# A "relative" of the exponential function

It is well known that $$\mathrm{e}=\sum_{n=0}^\infty \frac{1}{n!}.$$ Recently, I was reminded that the volume of an $$n$$-simplex in $$n$$-dimensional space, with vertices $$v_0,v_1,\dots,v_n$$ is $$\left| \frac{1}{n!} \det \left(v_1-v_0,v_2-v_0,\dots,v_n-v_0 \right) \right|.$$ In particular, if for all $$i$$, $$v_i-v_0=e_i$$ is the $$i$$th standard basis vector, we find that the $$n$$-dimensional volume of the so-called "corner of the unit cube", $$\Delta_c^n$$ is $$1/n!$$.

Thus, one can say that Euler's number is the sum of the volumes of corners of unit cubes, taken over all dimensions, or as a formula $$\mathrm{e}=\sum_{n=0}^\infty \operatorname{vol_n}\left( \Delta_c^n \right).$$

Moreover, scaling each of the $$\Delta_c^ns$$ by the same nonnegative real number $$x$$, scales its volume by $$x^n$$, and one gets a geometrical formula for the exponential function:

$$\mathrm{e}^x =\sum_{n=0}^\infty \operatorname{vol_n} \left( x \cdot \Delta_c^n \right)=\sum_{n=0}^\infty \operatorname{vol_n} \left( \Delta_c^n \right) x^n.$$ In fact, the power series on the right can be continued analytically to a complex, entire function of $$x$$.

One can do the same for other families of shapes, for example it is known that the volume of an $$n$$-dimensional ball, of radius $$x$$, is $$x^n \pi^{n/2}/\Gamma(n/2+1)$$. Hence, the associated function takes the form $$\sum_{n=0}^\infty \frac{\pi^\frac{n}{2}}{\Gamma\left(\frac{n}{2}+1 \right)} x^n =e^{\pi x^2} \left(\text{erf}\left(\sqrt{\pi } x\right)+1\right).$$

I was wondering what happens if one replaces the corners of the cubes of the exponential function by the regular simplices, of side-length $$x$$. The associated function is then $$f(x)=\sum_{n=0}^\infty \frac{\sqrt{1+n}}{n! 2^\frac{n}{2}} x^n,$$ which is entire. I've tried expressing $$f(x)$$ in terms of other functions, to no avail. Moreover, I couldn't even get a closed form for the simple-looking sum $$f\left( \sqrt{2} \right)= \sum_{n=0}^\infty \frac{\sqrt{1+n}}{n!}.$$ I would appreciate any help understanding/simplifying $$f(x)$$ in general, and $$f(\sqrt{2})$$ in particular. Thank you!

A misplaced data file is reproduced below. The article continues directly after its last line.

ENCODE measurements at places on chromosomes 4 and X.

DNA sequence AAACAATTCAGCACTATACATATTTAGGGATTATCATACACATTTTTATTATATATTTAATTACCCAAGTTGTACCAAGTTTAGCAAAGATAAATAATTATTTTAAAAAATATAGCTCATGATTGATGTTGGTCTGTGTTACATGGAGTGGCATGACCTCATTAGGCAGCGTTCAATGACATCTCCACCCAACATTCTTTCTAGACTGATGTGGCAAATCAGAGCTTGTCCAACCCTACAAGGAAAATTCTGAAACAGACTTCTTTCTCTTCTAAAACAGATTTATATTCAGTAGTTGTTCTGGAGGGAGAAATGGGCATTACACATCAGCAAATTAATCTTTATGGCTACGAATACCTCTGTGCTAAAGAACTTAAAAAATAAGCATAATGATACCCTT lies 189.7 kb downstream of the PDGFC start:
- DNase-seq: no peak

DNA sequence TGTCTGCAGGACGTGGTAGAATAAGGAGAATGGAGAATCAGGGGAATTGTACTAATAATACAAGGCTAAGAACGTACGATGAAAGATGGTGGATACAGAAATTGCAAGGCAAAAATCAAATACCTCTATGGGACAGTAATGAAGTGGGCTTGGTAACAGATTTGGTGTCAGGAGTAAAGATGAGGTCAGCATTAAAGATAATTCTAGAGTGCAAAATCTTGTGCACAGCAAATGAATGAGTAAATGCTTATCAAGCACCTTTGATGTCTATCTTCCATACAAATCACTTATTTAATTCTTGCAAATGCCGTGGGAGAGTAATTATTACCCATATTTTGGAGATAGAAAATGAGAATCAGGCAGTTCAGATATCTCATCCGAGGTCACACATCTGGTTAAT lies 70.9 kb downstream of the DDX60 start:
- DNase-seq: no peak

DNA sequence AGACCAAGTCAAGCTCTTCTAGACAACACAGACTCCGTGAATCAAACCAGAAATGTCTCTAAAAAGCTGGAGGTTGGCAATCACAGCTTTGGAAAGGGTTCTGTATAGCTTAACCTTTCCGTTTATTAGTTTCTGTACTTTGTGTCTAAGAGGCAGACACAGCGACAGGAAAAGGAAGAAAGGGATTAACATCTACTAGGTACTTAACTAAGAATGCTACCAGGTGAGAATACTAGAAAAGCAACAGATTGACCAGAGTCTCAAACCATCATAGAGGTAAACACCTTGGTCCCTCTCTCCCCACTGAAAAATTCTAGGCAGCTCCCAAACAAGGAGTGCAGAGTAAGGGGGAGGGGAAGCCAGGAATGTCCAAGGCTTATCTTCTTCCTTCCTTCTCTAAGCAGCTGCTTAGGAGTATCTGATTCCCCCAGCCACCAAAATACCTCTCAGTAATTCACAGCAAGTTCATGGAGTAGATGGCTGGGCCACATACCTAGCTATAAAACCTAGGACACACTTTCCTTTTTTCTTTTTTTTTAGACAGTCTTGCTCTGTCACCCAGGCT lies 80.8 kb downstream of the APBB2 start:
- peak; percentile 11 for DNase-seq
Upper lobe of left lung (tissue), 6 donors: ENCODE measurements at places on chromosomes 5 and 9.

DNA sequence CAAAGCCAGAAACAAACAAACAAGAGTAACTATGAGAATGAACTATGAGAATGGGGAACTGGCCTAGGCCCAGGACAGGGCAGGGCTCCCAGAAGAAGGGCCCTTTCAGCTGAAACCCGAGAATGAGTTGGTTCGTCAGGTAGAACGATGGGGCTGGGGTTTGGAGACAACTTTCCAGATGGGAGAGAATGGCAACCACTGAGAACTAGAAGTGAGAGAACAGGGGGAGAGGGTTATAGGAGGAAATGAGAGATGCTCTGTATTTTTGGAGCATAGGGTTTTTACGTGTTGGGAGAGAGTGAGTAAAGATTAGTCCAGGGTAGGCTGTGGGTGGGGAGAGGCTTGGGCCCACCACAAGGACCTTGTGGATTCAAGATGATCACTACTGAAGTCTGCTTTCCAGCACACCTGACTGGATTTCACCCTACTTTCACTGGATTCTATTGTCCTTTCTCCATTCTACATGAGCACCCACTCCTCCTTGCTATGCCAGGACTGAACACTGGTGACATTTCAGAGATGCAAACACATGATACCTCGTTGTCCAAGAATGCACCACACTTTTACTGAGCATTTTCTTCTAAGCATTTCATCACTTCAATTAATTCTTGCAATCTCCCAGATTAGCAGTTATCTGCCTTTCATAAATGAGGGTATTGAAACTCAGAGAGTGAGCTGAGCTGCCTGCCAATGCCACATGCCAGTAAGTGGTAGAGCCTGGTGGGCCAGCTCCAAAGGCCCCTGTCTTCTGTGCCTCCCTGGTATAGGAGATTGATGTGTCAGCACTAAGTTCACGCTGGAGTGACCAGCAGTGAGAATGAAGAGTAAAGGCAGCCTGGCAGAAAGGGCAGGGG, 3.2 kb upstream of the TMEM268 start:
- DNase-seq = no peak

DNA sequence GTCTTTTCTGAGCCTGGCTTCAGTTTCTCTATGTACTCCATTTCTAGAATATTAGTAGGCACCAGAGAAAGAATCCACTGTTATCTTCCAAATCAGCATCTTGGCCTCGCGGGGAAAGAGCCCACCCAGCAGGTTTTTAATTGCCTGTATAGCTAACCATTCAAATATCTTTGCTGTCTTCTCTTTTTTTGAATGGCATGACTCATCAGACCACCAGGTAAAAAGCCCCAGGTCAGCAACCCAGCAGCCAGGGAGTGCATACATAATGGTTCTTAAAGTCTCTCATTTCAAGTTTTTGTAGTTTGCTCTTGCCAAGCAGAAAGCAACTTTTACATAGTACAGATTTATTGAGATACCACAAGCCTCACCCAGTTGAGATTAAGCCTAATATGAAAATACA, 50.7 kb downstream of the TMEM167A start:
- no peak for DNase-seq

• I'm going to throw it out there and say I doubt on any sort of closed form. Commented Jul 17, 2017 at 12:38
• One can write this as $\frac{1}{2\sqrt{\pi}}\int_0^{\infty} t^{-3/2} ( e^{-t+xe^{-t}}-e^x ) \, dt$, which doesn't look much like it has a closed form. Commented Jul 17, 2017 at 13:26
• If you let $x=t\sqrt 2$, it seems that $\log(f(t)) \sim a + bt+c \log(t)$ Commented Nov 30, 2023 at 9:32
• If its domain were extended, there would be a closed form via Bell polynomial Commented Dec 14, 2023 at 22:30

$$\sum_{n=0}^{\infty} \frac{\sqrt{1+n}}{n!}=\sum_{n=0}^{\infty} \frac{\sqrt{n(1+1/n)}}{n!}$$ $$\sum_{n=0}^{\infty} \frac{\sqrt{n(1+1/n)}}{n!}=\sum_{n=0}^{\infty} \frac{\sqrt{n}\sqrt{1+1/n}}{n!}$$ and then that square root can be expanded hypergeometrically.
• I'm intrigued. However, I don't know of the $3j/6j/9j/12j$ symbols. Could you please elaborate? Commented Nov 16, 2019 at 11:30